A total of 130 municipalities have announced their bid to achieve carbon neutrality, which means they are prepared to limit their CO2 emissions to the amount absorbed by carbon sinks such as forests. More than 80 municipalities are aiming to achieve carbon neutrality by 2030 at the latest, five years ahead of the national 2035 target.
For example, Joensuu and Lahti have set a target for 2025. The city of Northern Ostrobothnia, with a population of almost 10,000, has received global attention for achieving the target in 2020.
“If the municipalities meet their goals, it would be of great importance for Finland’s national goal”, Tatu Leinonen, an expert in climate and natural solutions at Sitra, commented To YLE.
In its report, Sitra estimates that municipalities should reduce their CO2 emissions by 20 million tonnes, which would mean a 50% drop from the 2018 level and more than 50% of the 35 million tonnes of emissions would be cuts targeted by the central government.
Municipalities produce well over half of Finland’s carbon dioxide emissions. Municipal emissions include emissions from transport, energy production or business or household activities at the municipal border.
Heating and transport are the two largest sources of emissions in municipalities. Although emissions from heating have been significantly reduced through decisions such as the phasing out of coal and peat, emissions from transport are a greater challenge both locally and nationally. In its report, Sitra pointed out that municipal transport emissions decreased by a maximum of seven per cent between 2005 and 2018.
Jari LeinonenThe Head of Environmental Affairs of the City of Joensuu told YLE that Joensuu presented its climate goals already in 2014, which made it a pioneer in Europe as well.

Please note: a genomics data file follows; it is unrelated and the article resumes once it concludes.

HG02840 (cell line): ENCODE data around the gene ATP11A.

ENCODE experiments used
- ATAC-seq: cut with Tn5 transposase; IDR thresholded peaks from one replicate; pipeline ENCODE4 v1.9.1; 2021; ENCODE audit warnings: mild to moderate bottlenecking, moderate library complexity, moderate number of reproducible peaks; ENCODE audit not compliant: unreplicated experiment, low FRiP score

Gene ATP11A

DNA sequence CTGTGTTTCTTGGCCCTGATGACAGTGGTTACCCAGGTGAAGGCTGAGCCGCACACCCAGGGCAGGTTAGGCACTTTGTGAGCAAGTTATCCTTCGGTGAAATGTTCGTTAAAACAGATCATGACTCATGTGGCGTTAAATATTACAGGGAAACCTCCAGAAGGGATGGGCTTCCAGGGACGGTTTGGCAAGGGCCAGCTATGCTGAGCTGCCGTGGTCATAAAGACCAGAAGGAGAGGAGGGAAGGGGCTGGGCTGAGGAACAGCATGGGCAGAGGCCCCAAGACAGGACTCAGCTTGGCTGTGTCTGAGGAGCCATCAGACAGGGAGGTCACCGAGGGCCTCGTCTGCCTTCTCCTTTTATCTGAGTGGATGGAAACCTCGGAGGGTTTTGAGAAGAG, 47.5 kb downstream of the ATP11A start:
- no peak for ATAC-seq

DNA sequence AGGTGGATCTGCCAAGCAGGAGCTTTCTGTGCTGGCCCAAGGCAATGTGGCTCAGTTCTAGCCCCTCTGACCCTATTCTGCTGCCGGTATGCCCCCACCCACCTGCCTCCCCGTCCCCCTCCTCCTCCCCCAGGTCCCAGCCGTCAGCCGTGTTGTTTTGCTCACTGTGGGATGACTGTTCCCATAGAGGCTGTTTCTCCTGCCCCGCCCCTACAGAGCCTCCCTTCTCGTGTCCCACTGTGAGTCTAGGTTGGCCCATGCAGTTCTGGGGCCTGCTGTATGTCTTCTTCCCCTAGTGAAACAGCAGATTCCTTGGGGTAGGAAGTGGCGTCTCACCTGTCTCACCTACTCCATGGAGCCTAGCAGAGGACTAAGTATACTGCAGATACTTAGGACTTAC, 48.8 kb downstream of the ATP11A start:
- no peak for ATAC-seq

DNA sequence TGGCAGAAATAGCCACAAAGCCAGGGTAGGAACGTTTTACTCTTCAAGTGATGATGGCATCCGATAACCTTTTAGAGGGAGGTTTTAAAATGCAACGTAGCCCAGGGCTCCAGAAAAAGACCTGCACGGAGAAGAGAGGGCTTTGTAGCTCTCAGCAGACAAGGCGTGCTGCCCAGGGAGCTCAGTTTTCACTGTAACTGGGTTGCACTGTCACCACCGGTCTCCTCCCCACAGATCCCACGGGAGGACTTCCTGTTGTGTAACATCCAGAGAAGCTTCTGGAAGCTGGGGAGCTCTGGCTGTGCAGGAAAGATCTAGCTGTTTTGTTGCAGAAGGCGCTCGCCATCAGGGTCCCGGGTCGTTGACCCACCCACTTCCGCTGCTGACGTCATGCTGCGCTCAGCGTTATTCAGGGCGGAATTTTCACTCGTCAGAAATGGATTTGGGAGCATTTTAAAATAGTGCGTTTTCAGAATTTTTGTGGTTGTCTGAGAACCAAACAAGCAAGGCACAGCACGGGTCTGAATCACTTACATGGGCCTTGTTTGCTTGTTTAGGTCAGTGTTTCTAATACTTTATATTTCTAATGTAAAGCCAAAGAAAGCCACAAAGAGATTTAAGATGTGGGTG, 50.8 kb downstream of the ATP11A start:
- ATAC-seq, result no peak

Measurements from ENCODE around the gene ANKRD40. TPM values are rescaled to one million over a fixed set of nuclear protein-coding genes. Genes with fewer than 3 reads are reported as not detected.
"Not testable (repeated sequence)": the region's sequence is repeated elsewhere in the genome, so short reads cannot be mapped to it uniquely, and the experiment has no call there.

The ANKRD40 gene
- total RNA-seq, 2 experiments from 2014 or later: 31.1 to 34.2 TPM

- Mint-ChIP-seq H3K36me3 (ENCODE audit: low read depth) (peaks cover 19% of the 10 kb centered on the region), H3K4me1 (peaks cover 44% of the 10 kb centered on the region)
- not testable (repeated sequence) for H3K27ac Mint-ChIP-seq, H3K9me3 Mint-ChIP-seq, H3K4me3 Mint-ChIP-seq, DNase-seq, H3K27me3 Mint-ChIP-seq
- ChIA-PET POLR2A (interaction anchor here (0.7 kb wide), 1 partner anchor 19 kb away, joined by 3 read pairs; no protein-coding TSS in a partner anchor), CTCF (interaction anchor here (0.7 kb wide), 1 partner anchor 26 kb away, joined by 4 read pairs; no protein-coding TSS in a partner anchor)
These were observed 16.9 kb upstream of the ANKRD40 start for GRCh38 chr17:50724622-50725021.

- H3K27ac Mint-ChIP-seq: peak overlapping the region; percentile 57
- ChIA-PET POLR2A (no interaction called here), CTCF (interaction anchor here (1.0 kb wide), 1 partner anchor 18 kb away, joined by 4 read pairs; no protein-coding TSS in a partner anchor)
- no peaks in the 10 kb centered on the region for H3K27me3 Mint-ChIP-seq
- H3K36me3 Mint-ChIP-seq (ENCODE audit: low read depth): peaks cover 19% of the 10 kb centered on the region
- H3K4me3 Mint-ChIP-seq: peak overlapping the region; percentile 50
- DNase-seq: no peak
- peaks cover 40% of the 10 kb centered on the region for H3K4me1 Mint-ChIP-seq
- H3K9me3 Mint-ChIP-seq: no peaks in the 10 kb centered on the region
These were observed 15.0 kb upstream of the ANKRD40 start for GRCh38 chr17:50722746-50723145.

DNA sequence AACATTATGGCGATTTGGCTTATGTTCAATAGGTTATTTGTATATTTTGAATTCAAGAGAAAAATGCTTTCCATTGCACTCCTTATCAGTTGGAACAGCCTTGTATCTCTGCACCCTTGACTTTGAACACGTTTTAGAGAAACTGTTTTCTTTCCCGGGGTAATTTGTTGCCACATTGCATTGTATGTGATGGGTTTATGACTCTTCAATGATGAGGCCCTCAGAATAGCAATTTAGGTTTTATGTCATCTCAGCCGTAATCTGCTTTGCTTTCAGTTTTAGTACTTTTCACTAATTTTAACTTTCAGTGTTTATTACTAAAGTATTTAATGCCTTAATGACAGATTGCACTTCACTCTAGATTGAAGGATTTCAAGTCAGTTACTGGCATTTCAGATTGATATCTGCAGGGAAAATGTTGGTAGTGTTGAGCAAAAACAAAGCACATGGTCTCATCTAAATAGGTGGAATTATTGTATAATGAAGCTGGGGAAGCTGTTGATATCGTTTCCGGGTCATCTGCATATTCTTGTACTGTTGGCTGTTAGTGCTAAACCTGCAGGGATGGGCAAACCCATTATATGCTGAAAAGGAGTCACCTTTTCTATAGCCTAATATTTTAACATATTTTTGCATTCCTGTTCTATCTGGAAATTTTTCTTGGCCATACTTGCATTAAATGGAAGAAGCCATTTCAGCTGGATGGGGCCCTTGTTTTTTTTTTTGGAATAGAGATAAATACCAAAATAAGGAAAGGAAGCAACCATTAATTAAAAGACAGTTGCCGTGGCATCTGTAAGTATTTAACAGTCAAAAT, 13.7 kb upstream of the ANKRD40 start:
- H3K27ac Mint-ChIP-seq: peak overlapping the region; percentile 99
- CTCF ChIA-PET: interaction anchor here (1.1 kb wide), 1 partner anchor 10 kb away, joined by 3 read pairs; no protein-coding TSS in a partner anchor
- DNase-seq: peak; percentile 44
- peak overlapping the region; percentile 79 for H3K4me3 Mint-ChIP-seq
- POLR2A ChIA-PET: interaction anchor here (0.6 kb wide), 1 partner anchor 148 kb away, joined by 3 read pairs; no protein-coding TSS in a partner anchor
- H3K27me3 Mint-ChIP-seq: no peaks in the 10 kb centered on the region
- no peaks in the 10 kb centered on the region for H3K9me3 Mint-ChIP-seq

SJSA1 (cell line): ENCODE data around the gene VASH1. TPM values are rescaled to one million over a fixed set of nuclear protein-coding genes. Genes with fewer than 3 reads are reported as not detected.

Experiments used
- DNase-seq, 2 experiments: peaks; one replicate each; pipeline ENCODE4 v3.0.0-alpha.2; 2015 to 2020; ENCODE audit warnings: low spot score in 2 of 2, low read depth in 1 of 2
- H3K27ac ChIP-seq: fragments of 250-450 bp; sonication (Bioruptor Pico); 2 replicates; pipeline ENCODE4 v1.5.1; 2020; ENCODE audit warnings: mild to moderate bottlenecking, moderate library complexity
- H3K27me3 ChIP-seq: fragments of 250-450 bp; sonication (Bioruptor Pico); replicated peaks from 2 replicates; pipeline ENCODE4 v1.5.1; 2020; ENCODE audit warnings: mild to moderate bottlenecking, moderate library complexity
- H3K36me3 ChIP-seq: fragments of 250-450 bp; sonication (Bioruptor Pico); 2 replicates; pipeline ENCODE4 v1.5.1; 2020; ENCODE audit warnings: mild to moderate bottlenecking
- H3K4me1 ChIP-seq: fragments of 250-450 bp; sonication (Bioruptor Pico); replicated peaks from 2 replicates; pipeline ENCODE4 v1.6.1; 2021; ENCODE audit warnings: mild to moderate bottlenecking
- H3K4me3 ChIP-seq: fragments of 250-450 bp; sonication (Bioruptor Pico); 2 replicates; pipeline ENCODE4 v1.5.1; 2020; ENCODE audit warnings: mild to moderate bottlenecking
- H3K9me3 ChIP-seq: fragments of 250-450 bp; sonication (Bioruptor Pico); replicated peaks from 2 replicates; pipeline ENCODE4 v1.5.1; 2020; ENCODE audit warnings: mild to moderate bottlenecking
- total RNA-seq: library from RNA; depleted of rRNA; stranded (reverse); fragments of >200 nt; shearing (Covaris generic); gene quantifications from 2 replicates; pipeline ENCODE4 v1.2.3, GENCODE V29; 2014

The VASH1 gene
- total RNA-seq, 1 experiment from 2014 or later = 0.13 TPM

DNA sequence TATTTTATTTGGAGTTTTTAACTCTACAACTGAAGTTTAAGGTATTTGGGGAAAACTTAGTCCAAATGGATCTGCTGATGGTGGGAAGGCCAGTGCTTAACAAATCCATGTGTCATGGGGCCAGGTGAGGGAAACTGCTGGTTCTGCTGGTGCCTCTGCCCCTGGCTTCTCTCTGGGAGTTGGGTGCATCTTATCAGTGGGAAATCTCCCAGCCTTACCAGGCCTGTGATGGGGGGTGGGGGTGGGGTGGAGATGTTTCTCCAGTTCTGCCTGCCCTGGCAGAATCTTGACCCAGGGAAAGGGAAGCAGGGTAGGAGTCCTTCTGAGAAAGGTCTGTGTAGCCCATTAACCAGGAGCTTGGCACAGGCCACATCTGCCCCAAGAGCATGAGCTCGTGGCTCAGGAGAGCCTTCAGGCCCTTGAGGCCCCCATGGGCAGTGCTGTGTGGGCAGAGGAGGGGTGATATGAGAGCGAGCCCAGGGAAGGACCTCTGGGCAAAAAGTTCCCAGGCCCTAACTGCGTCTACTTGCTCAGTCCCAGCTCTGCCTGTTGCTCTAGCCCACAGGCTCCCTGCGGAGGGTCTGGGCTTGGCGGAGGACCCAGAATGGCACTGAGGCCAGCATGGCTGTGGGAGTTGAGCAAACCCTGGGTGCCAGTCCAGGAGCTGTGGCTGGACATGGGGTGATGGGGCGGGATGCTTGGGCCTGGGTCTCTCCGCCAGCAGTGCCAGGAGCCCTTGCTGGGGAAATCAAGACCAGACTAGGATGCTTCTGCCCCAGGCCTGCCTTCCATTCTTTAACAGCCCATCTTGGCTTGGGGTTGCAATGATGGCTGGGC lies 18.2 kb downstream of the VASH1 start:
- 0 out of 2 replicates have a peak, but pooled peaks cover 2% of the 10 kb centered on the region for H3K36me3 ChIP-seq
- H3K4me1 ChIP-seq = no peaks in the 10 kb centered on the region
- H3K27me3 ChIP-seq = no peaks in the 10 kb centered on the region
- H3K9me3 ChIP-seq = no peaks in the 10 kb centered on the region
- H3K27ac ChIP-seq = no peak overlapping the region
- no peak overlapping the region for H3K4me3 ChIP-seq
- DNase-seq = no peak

The city aims to reduce its emissions by 60 percent while its large forest areas can sequester the remaining emissions. According to the public broadcaster, much remains to be done, as the city is only halfway to achieving the goal.
However, he is confident and refers to the phasing out of oil and peat in district heating production and the various solutions put forward to improve energy efficiency.
“We have recovered the heat from the wastewater, improved the energy efficiency of the renovations, built a solar power plant on the roof of the new kindergarten, installed temperature limiters for swimming pool showers,” he listed.
Only 64,309 municipalities have adopted a biodiversity target, and only 26 of them have set concrete measures to achieve the target, according to the study.
“Our entire society has less experience of how nature should be taken into account and how it should be addressed in decision-making,” Sitran Leinonen said.
At the forefront is Pirkanmaa, where work is underway, which is the first biodiversity program covering the entire region. The program ensures that more than 300 endangered species and more than 100 habitats in the area are taken into account in zoning and construction.
The research carried out by Sitowinen is based on the strategies and action plans on the websites of Finnish municipalities.
Aleksi Teivainen – HT
Source: The Nordic Page